Celebrating Families: World Adoption Day

Posted on November 09, 2020

On 9 November, World Adoption Day, we celebrate families who have been brought together through the adoption of a child; we support families who are in the process of adoption, and we raise awareness of adoption as a family option. Whether abandoned, orphaned or willingly chosen to have a child adopted, adoption gives a child a chance to grow up in another family environment filled with happiness, caring and love.

 

No matter what circumstances a child is born into, whether depriving or thriving - every child deserves to have the best possible start in life. World Adoption Day emphasises a universal agenda that adoption brings opportunities and hope to many children across the globe. The reasons why a specific child is available for adoption are just as diverse as the uniqueness of each child and family.     

 

Regulating Legal Adoptions

Adopting a child is a complex and life-changing intervention that coincides with a permanent and generally irreversible legal action that effects the child, her or his biological parent(s) and the adoptive parent(s). The process has to meet the constitutional right and principle of the best interest of the child. It requires a high level of professional expertise in legal and ethical checks and balances. The United Nation Convention on the Rights of the Child (article 21), requires that State Parties take responsibility to ensure that the best interest of the child is served by providing adoption services that meet specific laws and legal procedures.

 

In South Africa, adoption is regulated by the Children’s Act 38 of 2005, which stipulates that a child can only be adopted through a court decision that has weighed all relevant information. The Act recognises the complexity of balancing the rights of the child, the biological parent(s) and the adopting parent(s) while ensuring the best interest of the child. It also recognises social workers as the key professionals able to provide adoption services. Social workers who work in private practice or a government department must be registered with the South African Council for Social Service Professions (SACSSP) for a speciality in adoption social work, or be a social worker employed by a child protection organisation accredited to provide adoption services.

 

The law, principles and practice associated with the adoption of children changed significantly over the past three decades bringing it into the realm of more modern constructs of the family, diversity, a human rights focus and adoptions across borders. This resulted in adoption becoming a highly specialised process, but also made the adoption process more vulnerable to fraud and malpractice, which can be detrimental to the child who is at the centre of this intervention. It is for this reason that adoption is a specialised field in social work that requires minimum proficiencies and regulation through accreditation.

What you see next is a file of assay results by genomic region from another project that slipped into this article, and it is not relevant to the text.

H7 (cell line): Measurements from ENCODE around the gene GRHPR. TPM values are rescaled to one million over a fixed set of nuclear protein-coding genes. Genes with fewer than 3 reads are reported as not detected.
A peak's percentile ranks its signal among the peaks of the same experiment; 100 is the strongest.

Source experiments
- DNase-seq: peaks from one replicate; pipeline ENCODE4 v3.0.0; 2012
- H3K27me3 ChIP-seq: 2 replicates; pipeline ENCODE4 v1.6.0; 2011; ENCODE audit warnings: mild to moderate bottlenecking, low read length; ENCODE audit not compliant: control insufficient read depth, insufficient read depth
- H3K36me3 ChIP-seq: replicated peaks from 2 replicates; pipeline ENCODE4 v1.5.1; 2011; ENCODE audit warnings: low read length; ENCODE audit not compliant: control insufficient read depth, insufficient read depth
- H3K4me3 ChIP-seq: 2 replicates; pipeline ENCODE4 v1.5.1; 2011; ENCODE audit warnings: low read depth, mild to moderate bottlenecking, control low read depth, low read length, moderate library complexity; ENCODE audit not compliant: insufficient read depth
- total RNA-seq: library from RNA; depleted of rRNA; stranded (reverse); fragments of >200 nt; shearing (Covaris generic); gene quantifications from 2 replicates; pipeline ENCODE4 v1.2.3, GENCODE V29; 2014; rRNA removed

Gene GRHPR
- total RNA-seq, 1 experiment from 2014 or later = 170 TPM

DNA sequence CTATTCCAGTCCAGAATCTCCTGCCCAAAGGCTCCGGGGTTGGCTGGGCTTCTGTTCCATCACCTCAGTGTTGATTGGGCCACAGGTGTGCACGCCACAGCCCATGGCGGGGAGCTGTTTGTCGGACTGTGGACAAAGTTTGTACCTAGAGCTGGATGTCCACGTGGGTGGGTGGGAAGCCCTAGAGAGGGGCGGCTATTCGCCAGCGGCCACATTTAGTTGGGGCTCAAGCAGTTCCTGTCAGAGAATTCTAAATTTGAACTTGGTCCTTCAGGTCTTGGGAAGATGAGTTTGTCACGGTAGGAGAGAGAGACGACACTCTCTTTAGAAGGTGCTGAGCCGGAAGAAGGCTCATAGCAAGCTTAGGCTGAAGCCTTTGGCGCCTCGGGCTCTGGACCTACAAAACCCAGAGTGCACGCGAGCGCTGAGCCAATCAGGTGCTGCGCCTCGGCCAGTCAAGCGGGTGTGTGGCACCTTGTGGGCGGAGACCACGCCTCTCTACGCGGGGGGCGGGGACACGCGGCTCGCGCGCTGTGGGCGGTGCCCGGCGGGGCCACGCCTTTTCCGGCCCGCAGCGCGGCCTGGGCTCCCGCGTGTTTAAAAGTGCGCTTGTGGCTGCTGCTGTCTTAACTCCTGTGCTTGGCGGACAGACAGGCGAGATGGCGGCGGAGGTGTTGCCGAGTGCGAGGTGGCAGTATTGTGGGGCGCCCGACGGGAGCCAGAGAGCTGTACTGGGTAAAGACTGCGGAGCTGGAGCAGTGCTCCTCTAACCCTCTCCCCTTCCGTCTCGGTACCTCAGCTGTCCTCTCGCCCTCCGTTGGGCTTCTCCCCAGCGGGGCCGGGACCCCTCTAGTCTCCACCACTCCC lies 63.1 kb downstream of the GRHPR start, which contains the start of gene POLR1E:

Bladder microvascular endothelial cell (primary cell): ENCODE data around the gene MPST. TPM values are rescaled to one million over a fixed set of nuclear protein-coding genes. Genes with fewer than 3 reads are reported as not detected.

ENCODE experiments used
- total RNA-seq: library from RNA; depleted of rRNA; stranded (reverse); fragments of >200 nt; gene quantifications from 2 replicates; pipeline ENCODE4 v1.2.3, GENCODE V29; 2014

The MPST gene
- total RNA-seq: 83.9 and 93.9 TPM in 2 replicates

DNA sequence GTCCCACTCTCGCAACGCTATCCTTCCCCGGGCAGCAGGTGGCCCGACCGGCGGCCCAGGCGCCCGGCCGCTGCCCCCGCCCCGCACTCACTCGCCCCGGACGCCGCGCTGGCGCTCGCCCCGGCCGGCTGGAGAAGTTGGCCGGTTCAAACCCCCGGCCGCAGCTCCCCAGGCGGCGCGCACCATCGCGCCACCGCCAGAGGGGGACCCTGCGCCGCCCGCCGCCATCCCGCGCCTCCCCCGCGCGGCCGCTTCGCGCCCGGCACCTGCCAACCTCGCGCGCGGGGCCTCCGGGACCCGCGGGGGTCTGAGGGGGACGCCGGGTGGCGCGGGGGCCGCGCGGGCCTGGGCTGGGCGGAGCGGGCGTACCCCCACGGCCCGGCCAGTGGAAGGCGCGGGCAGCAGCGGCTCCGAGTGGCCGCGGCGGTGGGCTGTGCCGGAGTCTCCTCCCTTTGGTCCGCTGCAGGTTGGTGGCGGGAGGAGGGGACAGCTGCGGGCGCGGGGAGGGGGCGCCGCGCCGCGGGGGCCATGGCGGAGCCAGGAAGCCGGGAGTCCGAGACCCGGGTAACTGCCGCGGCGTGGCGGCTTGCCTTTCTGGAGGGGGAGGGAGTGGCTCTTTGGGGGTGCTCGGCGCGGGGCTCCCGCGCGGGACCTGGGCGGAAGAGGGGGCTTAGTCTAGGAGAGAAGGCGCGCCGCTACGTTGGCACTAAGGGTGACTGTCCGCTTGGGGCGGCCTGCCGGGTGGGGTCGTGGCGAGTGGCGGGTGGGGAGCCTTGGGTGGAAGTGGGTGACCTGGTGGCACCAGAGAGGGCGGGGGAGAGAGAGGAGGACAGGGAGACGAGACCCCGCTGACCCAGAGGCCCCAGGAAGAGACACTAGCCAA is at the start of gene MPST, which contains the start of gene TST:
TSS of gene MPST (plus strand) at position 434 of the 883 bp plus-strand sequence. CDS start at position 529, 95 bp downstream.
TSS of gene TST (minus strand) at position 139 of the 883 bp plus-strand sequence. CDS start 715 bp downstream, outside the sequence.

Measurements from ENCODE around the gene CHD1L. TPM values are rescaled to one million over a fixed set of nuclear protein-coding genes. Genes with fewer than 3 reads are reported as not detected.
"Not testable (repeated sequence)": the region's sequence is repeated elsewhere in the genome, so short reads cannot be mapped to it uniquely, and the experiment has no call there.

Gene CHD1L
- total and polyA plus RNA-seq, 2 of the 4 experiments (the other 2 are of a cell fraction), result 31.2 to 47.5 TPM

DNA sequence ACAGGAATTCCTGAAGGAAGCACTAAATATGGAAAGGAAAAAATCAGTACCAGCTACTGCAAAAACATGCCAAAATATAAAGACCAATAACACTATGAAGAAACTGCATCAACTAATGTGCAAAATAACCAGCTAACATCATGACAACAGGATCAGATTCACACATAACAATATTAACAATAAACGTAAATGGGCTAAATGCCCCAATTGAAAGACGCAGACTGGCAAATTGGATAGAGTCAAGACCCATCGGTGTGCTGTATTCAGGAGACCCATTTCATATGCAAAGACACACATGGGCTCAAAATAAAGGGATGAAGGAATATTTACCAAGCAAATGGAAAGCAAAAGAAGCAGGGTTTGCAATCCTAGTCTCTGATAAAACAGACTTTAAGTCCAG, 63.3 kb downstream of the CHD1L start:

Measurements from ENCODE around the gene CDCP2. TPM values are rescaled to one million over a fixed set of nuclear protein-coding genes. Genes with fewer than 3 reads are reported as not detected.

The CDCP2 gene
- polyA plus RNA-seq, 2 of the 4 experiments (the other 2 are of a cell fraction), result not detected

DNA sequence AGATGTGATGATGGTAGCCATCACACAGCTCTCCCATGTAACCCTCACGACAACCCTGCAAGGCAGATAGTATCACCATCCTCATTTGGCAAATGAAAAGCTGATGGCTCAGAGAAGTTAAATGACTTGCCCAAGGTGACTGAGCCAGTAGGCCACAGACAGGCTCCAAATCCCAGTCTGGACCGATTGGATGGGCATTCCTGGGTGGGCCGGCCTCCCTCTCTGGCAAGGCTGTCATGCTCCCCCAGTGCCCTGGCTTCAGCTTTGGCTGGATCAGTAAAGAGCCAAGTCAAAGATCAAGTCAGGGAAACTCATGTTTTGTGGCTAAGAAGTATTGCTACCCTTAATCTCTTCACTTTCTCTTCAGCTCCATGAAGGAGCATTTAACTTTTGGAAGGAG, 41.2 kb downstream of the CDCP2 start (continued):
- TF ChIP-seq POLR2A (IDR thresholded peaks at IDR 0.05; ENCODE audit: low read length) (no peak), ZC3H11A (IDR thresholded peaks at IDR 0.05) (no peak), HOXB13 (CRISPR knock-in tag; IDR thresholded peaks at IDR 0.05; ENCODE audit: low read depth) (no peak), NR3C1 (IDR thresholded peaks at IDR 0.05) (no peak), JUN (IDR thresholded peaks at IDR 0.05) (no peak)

Celebrating Families

The Annual Report of the Department of Justice indicates that 733 adoptions were registered in 2018/19, which is slightly less than the 739 for the previous year. These figures are much lower than the number of registered adoptions indicated in previous years. This decline in adoptions follows international trends.

 

While celebrating families, who have been brought together in a unique manner through the adoption of a child, we are mindful to appreciate another family that made a difficult choice in the interest of the child.

“As a child who was adopted into my loving family, I always knew that I have two families – the family in my heart (my parents, sister and other relatives); and the family in my genes (the woman and her family who had the courage to make the most unselfish, yet painful, decision to have me adopted). My life is always in some way or another a celebration of both families” (André Viviers).  

 

We acknowledge the particular challenges of adoptive families such as disclosure to a child that he or she became a member of the family through adoption and at what age it is appropriate to tell, and adoptive parents fear of rejection when a child searches for her/his birth parent(s). Reaching out for professional support is essential. As Prof Vishanthie Sewpaul, an adoptive mother and also a senior social work academic writes:

“Adoption is a story of telling and healing in the hope that ‘by sharing the struggles and pain about telling, we would be able to help other parents who are undergoing similar experiences’”.

To learn more about the right way to adopt, visit the website of South Africa’s Adoption Centre at  www.adoption.org.za  

 

Join the world on 9 November to celebrate #WorldAdoptionDay and draw a smiley face on your hand (symbol of #WorldAdoptionDay) and share on social media platforms.

 

References

 

Sewpaul, V. 2010.Adoption: A Story of telling and of healing. Notes from practice/Uit die praktyk. Social Work/Maatskaplike Werk, 46(2): 249-252.

South Africa. 2005. Children’s Act 38 of 2005. Government Gazette, (28944) Pretoria: Government Printer.

South Africa. 2016. Children’s Second Amendment Act 18 of 2016. Government Gazette, (40565) Pretoria: Government Printer.

- Author Antoinette Lombard, Head: Department of Social Work & Criminology

Copyright © University of Pretoria 2024. All rights reserved.

FAQ's Email Us Virtual Campus Share Cookie Preferences